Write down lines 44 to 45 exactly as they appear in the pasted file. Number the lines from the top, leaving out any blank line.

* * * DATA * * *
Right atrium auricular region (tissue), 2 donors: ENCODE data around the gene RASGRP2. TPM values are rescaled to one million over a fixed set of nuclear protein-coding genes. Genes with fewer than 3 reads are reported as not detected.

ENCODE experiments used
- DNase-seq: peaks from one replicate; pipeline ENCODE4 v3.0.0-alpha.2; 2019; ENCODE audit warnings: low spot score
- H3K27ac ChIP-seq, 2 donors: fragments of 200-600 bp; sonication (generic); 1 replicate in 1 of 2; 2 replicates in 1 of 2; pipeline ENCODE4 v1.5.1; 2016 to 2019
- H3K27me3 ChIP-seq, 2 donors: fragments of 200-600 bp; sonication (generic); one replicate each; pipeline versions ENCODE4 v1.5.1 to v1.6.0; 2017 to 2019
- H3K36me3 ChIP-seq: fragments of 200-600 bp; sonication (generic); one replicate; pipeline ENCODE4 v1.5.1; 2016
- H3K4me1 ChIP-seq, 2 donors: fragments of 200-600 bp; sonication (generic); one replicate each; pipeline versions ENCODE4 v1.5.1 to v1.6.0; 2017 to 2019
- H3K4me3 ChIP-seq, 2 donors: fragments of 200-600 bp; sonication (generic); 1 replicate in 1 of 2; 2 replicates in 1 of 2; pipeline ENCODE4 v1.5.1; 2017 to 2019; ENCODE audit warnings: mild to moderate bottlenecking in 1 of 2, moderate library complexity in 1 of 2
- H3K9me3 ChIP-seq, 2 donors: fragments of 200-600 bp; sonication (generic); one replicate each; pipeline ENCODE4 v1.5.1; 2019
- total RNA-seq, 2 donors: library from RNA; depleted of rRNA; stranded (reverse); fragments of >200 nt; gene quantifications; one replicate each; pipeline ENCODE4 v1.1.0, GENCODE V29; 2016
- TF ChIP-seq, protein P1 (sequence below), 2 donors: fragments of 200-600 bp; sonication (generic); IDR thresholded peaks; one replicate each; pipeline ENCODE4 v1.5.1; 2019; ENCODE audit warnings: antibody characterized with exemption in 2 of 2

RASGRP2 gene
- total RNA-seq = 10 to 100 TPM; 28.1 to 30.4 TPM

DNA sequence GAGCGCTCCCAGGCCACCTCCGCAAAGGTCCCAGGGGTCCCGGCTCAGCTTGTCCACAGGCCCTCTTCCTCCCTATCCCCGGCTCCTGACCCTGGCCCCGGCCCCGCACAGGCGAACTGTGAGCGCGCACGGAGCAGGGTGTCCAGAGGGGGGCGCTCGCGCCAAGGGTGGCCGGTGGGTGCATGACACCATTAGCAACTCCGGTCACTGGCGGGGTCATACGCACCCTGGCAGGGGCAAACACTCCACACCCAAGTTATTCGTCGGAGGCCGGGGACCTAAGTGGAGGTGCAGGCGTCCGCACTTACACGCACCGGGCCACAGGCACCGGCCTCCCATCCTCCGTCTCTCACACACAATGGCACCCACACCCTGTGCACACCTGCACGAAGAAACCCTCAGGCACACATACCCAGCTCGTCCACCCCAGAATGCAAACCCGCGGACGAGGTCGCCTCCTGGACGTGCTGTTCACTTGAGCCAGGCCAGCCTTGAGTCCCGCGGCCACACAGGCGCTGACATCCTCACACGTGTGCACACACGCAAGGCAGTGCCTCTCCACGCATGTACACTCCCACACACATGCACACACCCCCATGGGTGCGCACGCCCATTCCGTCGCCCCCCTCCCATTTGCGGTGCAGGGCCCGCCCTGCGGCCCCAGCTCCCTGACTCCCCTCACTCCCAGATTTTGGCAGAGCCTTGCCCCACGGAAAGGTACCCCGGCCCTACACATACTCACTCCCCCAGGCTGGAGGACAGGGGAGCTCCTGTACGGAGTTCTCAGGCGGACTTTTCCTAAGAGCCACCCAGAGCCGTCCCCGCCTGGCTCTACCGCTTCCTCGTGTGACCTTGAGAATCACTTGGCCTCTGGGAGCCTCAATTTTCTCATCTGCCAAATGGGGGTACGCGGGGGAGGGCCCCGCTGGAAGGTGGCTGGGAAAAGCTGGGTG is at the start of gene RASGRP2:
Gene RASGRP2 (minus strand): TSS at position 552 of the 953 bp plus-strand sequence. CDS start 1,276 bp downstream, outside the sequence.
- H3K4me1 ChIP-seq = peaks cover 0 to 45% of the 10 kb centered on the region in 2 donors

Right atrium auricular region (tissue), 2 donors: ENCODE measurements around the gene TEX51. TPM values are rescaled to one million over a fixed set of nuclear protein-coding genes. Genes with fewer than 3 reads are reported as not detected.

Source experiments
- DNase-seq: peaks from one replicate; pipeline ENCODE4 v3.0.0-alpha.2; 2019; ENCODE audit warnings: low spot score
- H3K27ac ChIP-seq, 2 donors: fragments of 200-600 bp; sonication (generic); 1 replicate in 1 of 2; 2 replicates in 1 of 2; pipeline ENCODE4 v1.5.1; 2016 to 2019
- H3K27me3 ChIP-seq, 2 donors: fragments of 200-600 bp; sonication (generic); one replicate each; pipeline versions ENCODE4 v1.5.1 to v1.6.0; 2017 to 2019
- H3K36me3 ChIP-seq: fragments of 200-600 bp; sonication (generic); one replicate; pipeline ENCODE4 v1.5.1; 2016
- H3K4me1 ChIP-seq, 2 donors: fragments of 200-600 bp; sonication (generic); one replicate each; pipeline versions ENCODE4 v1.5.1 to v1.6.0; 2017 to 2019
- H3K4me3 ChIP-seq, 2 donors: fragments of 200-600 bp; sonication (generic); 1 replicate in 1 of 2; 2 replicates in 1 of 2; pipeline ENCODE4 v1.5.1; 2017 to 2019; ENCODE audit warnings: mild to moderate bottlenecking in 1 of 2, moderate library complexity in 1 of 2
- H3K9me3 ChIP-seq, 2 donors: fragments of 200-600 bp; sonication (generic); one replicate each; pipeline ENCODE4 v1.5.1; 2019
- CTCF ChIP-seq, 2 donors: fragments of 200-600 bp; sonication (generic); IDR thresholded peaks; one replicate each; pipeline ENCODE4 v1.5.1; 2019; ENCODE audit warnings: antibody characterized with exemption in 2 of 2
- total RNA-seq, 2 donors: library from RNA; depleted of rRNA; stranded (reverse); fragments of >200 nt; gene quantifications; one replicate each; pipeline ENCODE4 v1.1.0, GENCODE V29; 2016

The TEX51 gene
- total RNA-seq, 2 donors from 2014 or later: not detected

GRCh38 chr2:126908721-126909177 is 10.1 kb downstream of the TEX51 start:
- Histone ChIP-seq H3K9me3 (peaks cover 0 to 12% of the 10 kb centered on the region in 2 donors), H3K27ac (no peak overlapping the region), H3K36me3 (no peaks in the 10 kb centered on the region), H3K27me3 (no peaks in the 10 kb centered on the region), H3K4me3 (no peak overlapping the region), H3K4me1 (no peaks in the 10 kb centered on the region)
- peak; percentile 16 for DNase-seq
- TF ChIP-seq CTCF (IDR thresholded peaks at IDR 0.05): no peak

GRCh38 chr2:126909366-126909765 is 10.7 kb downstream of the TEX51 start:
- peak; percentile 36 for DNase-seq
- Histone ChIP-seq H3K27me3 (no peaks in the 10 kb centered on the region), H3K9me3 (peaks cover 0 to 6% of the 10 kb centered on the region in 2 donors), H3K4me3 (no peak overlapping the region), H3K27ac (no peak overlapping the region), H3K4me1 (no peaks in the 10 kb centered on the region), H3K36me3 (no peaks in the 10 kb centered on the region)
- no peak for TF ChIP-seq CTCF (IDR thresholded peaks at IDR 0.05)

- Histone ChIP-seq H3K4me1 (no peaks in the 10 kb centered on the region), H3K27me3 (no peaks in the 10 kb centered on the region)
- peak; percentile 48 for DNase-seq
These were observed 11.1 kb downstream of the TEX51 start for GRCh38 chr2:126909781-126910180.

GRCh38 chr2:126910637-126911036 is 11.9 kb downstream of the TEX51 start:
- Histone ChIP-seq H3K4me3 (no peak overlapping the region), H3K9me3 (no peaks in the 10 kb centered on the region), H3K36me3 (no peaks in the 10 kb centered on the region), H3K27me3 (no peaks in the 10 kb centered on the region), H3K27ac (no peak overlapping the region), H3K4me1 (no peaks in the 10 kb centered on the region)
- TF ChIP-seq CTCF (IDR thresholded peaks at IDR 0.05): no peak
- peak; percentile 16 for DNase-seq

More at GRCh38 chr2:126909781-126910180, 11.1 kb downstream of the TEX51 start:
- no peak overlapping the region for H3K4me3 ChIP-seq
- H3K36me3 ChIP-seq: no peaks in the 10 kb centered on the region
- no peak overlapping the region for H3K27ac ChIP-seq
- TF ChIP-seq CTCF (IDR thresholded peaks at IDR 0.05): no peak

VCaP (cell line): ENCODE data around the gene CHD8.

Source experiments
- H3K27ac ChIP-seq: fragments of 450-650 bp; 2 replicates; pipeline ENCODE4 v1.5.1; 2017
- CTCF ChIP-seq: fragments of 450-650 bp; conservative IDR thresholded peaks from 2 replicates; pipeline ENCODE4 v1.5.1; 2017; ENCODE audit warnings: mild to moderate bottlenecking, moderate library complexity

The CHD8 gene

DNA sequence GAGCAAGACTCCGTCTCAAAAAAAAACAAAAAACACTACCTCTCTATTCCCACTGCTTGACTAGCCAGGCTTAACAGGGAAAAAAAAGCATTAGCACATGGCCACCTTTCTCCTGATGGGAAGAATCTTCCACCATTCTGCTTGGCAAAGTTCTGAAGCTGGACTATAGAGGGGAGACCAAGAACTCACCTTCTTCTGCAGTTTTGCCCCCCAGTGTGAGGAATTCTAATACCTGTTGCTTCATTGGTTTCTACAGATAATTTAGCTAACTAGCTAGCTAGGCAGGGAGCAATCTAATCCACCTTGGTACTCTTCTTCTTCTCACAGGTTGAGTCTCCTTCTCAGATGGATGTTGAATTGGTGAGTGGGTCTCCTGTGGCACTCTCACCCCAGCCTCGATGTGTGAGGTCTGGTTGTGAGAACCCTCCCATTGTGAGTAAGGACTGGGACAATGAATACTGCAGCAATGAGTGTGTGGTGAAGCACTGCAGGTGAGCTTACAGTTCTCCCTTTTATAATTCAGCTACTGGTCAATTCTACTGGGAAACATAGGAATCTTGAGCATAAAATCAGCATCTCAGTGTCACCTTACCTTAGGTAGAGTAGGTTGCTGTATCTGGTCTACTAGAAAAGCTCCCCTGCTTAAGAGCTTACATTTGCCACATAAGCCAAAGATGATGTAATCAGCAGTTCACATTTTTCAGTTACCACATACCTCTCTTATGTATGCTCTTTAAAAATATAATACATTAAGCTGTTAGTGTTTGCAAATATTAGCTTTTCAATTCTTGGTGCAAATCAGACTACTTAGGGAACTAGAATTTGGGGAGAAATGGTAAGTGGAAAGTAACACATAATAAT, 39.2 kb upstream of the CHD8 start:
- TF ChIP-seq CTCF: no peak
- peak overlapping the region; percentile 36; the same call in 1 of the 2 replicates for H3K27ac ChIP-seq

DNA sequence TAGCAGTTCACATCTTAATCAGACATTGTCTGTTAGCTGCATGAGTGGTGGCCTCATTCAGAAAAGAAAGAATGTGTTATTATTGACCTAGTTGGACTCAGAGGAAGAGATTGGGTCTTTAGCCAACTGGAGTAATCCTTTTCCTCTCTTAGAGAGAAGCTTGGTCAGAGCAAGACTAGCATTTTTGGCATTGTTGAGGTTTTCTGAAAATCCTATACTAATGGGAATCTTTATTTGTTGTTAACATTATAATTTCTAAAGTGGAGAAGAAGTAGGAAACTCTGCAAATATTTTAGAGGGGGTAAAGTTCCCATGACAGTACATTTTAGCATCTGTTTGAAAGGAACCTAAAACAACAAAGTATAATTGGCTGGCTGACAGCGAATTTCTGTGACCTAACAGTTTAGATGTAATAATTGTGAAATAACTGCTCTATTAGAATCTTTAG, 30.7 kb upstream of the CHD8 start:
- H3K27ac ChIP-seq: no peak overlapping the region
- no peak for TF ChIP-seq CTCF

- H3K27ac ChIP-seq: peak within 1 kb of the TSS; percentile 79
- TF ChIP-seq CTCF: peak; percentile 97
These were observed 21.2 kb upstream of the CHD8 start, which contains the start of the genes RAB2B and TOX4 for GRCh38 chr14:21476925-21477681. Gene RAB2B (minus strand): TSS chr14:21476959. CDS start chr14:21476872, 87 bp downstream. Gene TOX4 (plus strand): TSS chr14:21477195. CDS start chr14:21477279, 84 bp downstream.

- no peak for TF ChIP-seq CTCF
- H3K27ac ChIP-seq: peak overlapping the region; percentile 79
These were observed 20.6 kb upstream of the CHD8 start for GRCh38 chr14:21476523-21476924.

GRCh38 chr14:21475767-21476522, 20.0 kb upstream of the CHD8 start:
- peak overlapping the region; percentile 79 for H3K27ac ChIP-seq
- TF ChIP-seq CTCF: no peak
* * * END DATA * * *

- peak; percentile 16 for DNase-seq

More at GRCh38 chr2:126909781-126910180, 11.1 kb downstream of the TEX51 start: